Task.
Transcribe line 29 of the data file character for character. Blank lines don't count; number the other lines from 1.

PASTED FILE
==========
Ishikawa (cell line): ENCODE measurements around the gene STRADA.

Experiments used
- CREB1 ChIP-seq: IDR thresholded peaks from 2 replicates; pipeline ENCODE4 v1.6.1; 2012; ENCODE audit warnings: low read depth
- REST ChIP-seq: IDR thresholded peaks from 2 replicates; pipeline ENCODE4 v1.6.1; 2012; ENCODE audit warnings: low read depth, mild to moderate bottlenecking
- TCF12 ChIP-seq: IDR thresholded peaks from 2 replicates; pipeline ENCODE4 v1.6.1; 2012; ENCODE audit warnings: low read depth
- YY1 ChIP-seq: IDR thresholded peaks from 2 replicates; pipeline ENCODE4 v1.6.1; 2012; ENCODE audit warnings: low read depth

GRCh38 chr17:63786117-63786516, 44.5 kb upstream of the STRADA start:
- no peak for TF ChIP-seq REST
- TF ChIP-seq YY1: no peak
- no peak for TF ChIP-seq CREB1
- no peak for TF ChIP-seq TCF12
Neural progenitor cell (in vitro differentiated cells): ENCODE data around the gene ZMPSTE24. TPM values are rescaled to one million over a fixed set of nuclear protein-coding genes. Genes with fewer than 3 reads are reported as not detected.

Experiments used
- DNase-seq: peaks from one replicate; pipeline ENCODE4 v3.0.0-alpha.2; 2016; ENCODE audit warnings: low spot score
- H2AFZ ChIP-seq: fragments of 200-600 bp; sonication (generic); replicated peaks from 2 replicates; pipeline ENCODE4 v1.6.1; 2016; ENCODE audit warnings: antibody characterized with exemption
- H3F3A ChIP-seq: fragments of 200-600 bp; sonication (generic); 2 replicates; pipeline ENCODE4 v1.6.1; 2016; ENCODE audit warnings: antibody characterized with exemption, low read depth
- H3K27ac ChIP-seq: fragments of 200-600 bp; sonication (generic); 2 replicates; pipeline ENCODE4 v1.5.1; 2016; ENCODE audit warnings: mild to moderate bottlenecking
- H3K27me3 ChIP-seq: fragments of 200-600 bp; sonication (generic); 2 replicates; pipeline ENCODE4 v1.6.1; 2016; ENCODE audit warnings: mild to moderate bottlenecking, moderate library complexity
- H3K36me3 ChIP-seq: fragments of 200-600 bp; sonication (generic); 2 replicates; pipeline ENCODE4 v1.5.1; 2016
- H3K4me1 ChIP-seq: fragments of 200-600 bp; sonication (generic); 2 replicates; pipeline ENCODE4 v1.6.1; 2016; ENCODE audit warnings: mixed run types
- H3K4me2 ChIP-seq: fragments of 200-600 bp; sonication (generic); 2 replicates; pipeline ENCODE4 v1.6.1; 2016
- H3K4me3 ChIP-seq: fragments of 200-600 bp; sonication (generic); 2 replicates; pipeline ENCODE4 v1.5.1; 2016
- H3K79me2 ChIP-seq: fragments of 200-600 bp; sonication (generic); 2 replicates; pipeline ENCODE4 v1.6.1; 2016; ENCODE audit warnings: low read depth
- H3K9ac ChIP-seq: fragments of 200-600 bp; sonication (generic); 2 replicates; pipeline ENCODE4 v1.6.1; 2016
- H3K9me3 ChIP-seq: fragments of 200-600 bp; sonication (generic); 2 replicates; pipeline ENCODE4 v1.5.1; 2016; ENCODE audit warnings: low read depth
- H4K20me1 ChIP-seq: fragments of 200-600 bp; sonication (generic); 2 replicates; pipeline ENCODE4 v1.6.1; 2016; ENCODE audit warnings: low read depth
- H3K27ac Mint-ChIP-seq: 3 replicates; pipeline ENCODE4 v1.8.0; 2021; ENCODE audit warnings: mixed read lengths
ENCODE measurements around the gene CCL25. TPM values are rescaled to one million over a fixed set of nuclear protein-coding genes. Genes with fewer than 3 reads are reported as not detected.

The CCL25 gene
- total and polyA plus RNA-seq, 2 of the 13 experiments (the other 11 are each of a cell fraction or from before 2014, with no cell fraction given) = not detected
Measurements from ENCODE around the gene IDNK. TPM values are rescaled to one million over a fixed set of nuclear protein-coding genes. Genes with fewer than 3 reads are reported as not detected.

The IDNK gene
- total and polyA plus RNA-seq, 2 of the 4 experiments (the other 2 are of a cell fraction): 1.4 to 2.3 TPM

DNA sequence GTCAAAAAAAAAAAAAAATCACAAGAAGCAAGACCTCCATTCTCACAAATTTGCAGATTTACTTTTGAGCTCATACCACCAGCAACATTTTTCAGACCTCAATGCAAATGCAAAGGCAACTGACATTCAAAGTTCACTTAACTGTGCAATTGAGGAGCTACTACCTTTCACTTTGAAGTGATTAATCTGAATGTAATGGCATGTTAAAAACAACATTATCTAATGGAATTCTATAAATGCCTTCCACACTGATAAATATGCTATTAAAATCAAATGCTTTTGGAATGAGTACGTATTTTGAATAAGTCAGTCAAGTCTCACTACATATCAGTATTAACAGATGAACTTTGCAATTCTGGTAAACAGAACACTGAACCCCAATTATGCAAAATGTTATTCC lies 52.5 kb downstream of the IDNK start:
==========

The CCL25 gene